As the NFL continues to ramp up their player protection efforts, more and more former players are speaking out with their stories to support the league movement.
Legendary quarterback and Fox NFL analyst Terry Bradshaw spoke out about his own experience with head injuries on Tuesday, sharing his methods to prevent his brain from "getting worse than it is after suffering a career worth of concussions playing football.
"When I played for the Steelers and I got my bell rung, I'd take smelling salts and go right back out there. All of us did that," Bradshaw wrote. "We didn’t know any better. You don't know how many times I was in the huddle, asking my teammates to help me call a play. After a few minutes, I'd be fine and I'd keep playing just like nothing had happened."
Bradshaw wrote his own narrative on foxsports.com, describing the new activities that he's taking on to help his brain function, which has deteriorated due to his 14-year career in the NFL. Bradshaw writes that his hand-eye coordination is improving from rehab, doing such activities as brain puzzles and playing pingpong.
During his highly successful career, in which he won mutiple Super Bowls, Bradshaw believes he suffered six concussions and numerous other head injuries. Though he's spent many years working as an NFL analyst, Bradshaw had never revealed this much about his struggles with memory loss
Bradshaw is hoping his words will help today's players.
"Why did I go public? Well, I thought it would be good for a lot of players for this to get out, for me to tell my story because I was a quarterback," Bradshaw wrote. "I just thought it would be good for them to hear what I had to say. I also think other players should speak up and say what they've been experiencing. It's good for the soul and your brain."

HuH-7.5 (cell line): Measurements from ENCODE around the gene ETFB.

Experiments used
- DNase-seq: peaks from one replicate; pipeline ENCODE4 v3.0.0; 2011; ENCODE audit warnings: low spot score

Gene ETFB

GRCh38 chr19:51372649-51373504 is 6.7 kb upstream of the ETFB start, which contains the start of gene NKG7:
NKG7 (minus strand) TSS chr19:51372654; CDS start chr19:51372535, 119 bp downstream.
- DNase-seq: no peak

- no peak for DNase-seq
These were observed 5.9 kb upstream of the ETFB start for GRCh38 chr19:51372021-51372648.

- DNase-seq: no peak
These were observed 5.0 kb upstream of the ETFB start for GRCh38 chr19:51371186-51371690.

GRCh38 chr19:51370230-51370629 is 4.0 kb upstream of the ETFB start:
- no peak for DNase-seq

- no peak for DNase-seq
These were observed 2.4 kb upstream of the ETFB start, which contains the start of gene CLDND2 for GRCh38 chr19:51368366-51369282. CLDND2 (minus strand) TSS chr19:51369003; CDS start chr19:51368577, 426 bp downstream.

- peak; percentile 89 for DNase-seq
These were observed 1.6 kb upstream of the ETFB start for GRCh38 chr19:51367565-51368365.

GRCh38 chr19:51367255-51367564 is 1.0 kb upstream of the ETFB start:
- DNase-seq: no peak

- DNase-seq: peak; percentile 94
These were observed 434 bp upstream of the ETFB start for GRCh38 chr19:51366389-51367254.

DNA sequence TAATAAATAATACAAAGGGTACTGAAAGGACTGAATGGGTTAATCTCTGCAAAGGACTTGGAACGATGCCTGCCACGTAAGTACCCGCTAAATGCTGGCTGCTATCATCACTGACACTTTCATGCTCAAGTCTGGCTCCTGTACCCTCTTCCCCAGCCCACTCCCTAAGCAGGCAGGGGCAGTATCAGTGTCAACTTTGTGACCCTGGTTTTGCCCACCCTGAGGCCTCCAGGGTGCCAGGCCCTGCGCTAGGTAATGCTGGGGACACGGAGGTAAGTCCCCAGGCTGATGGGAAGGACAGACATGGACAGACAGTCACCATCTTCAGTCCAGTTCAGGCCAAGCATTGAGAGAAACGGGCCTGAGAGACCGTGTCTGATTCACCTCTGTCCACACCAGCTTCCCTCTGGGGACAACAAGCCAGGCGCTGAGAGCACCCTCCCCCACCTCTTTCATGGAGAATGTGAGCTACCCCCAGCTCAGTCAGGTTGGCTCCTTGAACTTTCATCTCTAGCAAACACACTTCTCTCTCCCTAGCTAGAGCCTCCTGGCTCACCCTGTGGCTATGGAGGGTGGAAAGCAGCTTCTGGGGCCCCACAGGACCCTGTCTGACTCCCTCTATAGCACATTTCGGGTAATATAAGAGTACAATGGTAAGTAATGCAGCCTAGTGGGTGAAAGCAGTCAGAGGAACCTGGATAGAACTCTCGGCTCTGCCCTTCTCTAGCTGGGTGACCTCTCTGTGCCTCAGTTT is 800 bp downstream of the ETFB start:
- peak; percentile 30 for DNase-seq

Bradshaw mentions his recent short-term memory loss has led to anxiety and eventual depression.
"It was driving me crazy that I couldn't remember something that I studied the night before," he wrote. "All it did was trigger my anxiety and all of sudden everything would snowball on me."
The Steelers' legend also discussed the NFL's current stance on concussions, saying he believes the league is doing a good job with their recent efforts in concussion prevention, but the movement is "nowhere where it needs to be.
"I really think it is important for players to talk about what they are going through after their playing days are over," Bradshaw wrote. "The research, the talking is going to help someone else. I really believe that."
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